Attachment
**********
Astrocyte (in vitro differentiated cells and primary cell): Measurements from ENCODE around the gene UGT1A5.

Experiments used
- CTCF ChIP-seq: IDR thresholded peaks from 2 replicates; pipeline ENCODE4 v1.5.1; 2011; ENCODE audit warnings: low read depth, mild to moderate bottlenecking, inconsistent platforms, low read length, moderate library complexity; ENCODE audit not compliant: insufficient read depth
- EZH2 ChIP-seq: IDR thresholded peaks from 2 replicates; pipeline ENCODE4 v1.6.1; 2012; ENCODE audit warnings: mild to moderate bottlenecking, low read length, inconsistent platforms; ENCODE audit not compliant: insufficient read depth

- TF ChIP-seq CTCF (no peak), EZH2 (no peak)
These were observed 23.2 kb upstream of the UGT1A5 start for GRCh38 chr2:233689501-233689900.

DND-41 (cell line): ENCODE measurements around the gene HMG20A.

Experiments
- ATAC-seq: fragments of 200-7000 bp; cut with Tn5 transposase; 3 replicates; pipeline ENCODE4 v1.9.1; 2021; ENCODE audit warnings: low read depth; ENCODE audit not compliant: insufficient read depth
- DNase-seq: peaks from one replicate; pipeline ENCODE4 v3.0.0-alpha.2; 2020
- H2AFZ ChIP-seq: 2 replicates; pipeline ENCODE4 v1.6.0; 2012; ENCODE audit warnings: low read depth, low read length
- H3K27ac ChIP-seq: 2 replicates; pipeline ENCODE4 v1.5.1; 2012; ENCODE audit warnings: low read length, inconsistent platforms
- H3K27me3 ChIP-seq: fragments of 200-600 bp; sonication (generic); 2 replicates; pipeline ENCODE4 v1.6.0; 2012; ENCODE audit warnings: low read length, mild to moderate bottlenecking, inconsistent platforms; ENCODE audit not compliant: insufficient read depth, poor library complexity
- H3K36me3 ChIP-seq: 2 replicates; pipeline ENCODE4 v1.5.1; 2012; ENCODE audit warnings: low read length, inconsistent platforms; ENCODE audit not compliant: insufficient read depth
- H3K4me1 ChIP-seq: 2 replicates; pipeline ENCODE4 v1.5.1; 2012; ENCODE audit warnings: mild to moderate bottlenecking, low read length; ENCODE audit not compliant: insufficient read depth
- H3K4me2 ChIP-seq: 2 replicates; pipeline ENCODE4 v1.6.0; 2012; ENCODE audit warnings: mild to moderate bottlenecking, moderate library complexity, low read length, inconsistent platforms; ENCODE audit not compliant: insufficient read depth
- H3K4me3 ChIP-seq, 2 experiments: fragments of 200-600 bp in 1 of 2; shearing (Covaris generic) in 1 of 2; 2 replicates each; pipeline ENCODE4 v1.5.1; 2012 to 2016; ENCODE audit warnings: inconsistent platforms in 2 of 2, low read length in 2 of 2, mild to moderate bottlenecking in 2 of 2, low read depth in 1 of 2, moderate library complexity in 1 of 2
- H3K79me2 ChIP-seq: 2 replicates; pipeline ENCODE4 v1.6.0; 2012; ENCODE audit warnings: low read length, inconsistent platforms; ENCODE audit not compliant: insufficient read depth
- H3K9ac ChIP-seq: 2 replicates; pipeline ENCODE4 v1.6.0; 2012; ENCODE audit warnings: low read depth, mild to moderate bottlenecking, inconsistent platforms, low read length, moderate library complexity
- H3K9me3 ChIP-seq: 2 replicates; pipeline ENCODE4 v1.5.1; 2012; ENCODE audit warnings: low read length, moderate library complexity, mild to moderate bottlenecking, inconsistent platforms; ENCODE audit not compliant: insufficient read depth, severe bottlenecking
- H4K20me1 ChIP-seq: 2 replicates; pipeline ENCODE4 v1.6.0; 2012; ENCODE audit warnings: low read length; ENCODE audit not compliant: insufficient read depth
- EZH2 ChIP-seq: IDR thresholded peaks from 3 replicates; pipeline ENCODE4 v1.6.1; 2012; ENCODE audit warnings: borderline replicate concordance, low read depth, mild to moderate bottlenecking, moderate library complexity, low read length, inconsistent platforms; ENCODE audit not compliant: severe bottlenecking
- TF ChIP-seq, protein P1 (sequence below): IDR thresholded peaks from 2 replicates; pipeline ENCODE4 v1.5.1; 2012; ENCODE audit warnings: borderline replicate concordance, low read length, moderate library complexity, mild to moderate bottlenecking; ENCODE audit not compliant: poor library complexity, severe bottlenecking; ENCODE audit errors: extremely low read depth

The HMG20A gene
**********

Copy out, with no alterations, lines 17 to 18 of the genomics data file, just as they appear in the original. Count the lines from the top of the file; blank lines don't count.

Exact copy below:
- H3K4me3 ChIP-seq, 2 experiments: fragments of 200-600 bp in 1 of 2; shearing (Covaris generic) in 1 of 2; 2 replicates each; pipeline ENCODE4 v1.5.1; 2012 to 2016; ENCODE audit warnings: inconsistent platforms in 2 of 2, low read length in 2 of 2, mild to moderate bottlenecking in 2 of 2, low read depth in 1 of 2, moderate library complexity in 1 of 2
- H3K79me2 ChIP-seq: 2 replicates; pipeline ENCODE4 v1.6.0; 2012; ENCODE audit warnings: low read length, inconsistent platforms; ENCODE audit not compliant: insufficient read depth